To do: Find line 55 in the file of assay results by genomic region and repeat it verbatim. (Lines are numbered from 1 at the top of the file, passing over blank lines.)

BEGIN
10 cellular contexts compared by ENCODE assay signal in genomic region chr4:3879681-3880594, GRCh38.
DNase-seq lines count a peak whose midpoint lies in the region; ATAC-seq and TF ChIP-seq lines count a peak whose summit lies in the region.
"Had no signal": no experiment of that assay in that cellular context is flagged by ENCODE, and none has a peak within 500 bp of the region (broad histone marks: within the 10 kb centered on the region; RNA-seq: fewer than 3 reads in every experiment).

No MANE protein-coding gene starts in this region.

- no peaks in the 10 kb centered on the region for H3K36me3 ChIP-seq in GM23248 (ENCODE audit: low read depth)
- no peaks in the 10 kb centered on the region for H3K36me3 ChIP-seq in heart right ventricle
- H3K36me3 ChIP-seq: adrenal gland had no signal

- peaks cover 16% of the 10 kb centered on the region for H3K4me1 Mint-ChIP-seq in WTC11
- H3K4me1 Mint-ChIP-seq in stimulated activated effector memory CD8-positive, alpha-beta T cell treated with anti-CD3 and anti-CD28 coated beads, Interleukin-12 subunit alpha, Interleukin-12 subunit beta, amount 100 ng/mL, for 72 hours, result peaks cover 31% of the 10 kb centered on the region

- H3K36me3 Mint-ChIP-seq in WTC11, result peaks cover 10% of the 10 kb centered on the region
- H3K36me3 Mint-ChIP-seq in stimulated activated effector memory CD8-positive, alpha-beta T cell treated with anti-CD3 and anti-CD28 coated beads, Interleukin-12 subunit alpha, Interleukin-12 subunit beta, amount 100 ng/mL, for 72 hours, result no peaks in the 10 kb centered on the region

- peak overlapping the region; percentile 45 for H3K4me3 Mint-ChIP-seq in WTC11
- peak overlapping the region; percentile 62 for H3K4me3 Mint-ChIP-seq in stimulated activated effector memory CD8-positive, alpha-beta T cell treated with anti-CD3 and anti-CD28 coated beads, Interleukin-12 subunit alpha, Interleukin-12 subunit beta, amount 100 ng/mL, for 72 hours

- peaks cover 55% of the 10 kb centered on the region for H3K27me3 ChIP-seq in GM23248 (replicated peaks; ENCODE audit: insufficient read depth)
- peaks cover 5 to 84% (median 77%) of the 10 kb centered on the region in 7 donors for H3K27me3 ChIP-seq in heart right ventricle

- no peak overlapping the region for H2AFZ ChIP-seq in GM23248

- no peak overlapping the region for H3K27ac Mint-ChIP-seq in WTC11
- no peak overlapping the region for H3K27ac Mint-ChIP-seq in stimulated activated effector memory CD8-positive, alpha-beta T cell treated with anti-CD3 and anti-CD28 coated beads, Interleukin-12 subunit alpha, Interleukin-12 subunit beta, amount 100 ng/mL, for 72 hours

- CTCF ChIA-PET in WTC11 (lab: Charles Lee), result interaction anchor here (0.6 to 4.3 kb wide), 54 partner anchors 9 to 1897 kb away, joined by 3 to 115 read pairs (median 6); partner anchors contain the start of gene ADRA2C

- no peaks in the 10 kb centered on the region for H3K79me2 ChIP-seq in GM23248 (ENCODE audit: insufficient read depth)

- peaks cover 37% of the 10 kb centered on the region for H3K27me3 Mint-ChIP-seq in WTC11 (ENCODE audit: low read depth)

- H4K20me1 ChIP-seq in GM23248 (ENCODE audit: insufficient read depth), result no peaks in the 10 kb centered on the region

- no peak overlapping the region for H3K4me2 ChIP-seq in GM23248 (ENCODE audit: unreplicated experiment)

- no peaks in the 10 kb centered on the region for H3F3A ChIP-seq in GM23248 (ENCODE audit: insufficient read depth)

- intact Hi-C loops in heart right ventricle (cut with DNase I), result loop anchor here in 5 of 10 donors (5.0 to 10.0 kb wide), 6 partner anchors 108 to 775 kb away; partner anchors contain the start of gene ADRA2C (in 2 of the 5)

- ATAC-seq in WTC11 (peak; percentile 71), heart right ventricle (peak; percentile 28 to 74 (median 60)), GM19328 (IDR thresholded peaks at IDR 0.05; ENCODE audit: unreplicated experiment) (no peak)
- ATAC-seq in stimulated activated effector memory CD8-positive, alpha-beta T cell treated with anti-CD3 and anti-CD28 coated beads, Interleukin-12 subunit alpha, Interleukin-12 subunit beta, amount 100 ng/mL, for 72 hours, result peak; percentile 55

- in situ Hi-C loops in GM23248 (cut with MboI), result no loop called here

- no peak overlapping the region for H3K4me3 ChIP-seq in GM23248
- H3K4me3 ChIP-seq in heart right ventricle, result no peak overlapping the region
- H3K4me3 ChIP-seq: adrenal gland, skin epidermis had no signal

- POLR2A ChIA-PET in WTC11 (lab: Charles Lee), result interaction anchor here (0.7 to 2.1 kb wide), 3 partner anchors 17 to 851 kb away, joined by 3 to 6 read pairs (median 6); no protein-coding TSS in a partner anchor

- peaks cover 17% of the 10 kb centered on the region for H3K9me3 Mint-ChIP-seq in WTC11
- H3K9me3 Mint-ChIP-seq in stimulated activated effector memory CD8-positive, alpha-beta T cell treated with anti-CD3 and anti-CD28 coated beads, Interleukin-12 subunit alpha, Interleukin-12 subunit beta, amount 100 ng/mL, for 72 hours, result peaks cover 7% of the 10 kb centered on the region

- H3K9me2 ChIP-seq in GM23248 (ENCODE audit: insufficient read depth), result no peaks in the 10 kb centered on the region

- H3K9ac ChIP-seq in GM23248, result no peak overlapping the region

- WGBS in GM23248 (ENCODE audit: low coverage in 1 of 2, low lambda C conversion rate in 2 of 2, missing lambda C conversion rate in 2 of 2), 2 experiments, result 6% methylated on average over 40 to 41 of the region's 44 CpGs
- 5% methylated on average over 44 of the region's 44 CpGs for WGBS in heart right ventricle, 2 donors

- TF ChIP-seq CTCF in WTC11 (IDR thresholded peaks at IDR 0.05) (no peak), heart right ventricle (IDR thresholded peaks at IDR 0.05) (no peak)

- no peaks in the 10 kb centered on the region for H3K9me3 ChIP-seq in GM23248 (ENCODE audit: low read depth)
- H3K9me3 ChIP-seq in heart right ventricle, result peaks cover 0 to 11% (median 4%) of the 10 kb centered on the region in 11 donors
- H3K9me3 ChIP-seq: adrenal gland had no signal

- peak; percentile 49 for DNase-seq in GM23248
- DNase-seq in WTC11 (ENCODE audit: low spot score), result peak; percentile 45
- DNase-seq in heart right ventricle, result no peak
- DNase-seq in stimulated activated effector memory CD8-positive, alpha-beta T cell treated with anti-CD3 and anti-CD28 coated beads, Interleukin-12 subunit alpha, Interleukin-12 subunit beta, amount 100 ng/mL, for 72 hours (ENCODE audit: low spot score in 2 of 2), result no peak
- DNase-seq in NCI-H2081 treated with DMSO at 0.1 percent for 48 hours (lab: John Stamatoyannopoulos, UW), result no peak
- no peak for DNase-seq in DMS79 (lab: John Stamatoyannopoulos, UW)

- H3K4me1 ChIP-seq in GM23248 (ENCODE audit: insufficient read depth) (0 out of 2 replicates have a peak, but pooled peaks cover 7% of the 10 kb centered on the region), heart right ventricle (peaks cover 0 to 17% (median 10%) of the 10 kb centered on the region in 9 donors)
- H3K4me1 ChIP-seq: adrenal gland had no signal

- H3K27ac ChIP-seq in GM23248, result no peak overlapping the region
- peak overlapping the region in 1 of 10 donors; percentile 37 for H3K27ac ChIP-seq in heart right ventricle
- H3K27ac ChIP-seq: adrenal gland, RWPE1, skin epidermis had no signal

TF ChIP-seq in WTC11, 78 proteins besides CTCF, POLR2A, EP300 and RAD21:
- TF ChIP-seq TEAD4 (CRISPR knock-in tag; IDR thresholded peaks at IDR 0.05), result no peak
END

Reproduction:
- TF ChIP-seq TEAD4 (CRISPR knock-in tag; IDR thresholded peaks at IDR 0.05), result no peak